JT: I am a self-taught artist, I learned pottery, metal work, and wood work, mostly by myself. Eight years ago, I thought of using stainless steel instead of porcelain for my splash work. Compared to porcelain, this material is much stronger. Then I spent two months learning and working with steel casting, welding and polishing in Guangzhou, China. This was a great experience. Afterwards, I created a few pieces of steel works for some public art projects.

    Johnson Tsang

    “We Luv U Dad!” – Porcelain sculptures by Johnson Tsang

    JW: What are your thoughts about the place of ceramic art in the current art scene?

    JT: Ceramics is just one of the hundreds of art forms today. I am not interested in finding its position among the others. I fell in love with ceramic twenty-five years ago. I still love it today. It has the most important place in my creations. Romantic, isn’t it?

    Johnson Tsang

    “Big Fish” – Porcelain sculpture by Johnson Tsang

    JW: Do you have anything you would like to tell our readers about what you are working on now and what you have planned for the future?

    JT: I am working on a couple of series right now. One of them is “Lucid Dream.” The idea came from my dreams. For years, I have written down my dreams. I turned some of these strange dreams into ideas. Sometimes, the ideas arose from meditation. As the ideas were not originated from my consciousness. I found this fascinating; after the first one was done, it felt like my dreams came true. What is my plan for the future? I would simply say that I will keep doing what I am doing right now. I spend about 50 to 60 hours a week in my work. My wish is that I can keep a healthy body and mind to persist.

    Johnson Tsang

    Left: “Two in One” & Right: “Go Within” from Lucid Dreams series – Porcelain sculptures by Johnson Tsang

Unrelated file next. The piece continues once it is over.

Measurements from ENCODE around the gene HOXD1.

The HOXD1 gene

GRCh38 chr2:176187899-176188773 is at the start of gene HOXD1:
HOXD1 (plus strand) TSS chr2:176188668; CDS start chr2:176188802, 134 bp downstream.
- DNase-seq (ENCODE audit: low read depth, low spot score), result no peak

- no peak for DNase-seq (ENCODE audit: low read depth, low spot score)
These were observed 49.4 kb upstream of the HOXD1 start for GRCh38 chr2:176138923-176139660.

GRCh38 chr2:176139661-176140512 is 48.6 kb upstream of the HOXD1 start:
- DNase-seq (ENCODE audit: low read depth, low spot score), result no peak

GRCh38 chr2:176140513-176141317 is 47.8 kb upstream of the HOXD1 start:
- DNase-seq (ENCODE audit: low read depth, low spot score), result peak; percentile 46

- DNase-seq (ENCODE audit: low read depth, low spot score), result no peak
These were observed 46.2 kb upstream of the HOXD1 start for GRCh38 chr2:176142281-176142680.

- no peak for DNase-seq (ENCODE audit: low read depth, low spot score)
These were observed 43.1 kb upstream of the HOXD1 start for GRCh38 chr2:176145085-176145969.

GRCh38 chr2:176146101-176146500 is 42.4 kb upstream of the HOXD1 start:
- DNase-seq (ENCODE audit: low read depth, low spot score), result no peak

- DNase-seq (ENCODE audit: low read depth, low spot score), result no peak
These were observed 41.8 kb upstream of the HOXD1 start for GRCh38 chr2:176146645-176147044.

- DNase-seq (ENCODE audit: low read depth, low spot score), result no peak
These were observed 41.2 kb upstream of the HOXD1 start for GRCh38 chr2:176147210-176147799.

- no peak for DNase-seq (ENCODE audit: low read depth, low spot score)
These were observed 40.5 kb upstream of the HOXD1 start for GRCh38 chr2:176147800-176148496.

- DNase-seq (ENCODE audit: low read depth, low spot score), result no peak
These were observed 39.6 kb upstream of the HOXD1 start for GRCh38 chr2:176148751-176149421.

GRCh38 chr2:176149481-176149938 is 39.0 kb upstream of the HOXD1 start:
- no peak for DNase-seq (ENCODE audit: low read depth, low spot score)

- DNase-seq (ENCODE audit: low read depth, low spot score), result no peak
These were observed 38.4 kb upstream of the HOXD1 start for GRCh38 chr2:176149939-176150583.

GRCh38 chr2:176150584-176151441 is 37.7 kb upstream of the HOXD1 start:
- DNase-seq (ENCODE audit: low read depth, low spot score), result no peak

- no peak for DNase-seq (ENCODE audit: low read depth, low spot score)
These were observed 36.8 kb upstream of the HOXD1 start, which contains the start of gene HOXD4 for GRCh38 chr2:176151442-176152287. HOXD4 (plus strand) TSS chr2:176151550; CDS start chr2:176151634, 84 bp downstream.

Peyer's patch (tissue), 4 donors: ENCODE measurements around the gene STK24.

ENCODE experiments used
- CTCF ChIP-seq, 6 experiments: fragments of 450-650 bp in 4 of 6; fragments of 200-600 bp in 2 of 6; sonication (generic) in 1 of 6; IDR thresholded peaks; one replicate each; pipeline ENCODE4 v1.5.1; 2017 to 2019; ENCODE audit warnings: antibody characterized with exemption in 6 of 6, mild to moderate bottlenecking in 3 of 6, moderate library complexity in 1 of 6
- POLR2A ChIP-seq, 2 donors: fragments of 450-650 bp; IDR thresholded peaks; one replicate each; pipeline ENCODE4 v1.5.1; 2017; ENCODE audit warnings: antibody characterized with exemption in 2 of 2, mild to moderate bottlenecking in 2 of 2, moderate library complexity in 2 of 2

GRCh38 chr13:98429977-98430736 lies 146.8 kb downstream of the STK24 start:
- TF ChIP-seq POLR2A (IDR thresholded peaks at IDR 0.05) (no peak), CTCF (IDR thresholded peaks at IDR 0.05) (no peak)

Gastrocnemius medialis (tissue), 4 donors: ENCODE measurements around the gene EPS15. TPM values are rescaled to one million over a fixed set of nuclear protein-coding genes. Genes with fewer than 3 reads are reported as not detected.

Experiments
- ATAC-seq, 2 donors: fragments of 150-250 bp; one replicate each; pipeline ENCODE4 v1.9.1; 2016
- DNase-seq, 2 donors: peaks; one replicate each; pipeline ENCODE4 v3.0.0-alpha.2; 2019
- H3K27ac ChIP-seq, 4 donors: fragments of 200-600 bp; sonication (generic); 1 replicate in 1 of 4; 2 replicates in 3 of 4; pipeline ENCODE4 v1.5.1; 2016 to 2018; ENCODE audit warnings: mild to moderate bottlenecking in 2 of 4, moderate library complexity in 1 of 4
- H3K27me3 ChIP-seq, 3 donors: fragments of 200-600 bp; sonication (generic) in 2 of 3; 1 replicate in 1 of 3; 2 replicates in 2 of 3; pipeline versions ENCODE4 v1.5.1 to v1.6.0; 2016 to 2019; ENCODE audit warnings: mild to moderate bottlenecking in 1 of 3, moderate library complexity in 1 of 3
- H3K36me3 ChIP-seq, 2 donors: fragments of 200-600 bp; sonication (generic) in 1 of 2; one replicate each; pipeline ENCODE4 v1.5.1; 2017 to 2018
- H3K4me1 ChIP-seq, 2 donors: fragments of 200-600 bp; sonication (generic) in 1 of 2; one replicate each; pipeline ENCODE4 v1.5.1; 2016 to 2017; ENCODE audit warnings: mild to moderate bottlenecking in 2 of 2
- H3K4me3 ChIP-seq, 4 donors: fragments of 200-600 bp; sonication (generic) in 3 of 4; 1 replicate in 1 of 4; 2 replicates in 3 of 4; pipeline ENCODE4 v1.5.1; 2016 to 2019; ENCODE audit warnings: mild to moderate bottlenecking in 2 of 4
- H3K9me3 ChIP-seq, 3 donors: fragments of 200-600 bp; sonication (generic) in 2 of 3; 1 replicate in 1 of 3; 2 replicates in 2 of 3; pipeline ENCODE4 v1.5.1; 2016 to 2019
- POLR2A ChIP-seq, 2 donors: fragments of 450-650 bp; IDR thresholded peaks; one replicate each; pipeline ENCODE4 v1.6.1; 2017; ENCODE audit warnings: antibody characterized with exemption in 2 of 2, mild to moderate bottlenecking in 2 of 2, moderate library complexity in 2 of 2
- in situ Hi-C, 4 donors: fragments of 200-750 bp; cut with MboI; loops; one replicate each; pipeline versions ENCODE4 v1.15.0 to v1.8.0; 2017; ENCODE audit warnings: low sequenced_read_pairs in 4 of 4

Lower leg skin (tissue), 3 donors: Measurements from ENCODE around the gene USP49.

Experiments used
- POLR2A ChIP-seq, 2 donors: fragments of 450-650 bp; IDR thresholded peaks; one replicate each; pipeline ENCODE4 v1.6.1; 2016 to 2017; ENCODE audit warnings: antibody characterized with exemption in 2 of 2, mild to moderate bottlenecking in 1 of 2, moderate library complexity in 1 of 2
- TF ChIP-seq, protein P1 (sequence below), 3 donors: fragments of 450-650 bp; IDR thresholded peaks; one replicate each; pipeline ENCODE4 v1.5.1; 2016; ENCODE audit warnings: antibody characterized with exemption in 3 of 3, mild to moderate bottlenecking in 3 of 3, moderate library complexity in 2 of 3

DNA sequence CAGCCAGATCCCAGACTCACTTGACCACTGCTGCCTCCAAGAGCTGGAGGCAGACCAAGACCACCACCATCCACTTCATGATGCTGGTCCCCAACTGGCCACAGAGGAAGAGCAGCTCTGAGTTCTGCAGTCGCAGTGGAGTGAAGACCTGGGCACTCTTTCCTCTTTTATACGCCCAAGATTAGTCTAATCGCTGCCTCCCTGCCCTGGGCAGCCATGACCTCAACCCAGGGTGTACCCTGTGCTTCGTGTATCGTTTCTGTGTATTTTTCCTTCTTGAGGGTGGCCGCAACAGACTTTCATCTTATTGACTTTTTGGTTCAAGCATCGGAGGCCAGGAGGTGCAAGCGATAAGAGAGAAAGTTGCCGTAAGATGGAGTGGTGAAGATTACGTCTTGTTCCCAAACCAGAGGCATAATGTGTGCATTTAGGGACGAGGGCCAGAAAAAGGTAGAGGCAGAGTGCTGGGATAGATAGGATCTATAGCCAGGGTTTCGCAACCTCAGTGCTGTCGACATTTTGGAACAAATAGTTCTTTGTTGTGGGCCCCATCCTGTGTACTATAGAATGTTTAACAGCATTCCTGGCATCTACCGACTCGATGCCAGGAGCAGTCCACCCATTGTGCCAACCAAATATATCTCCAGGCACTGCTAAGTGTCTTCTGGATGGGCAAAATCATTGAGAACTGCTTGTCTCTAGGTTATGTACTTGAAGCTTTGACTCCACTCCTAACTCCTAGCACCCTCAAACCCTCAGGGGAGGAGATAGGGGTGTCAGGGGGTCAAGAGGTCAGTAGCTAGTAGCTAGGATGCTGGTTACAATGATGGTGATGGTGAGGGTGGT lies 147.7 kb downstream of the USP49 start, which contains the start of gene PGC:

• greg craola simkins

    Interview: Greg “Craola” Simkins

    Where Am I – Acrylic painting by Greg “Craola” Simkins

    Where Am I – Acrylic painting by Greg “Craola” Simkins

    Greg “Craola” Simkins has a nickname to set him apart, but maybe that’s not needed: his versatility is enough to separate him from others. With a career that includes many years as a graffiti artist, a painter of beautifully rendered fine art pieces, and one who keeps his fingers in a variety of commercial art pursuits, including clothing, animation, toys, and album art, Simkins might well stand alone as a success on many artistic fronts.

    “I don’t know if I hold on too tightly to my adolescent insecurities, or if it is this wiring that actually pushes me forward in trying to get better at my craft, but I have come to terms with it over the years and have developed a saying amongst some friends to help us cope with these feelings and ground what we do: ‘We aren’t curing cancer.’ That way, I don’t take myself too seriously and I can just enjoy the process of making paintings and drawings and release some of the weight I throw on my back.”—Greg “Craola” Simkins

    Luna – Acrylic painting by Greg “Craola” Simkins

    Luna – Acrylic painting by Greg “Craola” Simkins

    Julie Winters: You started college studying veterinary science, yet you eventually switched majors to art. Tell us how that transition happened.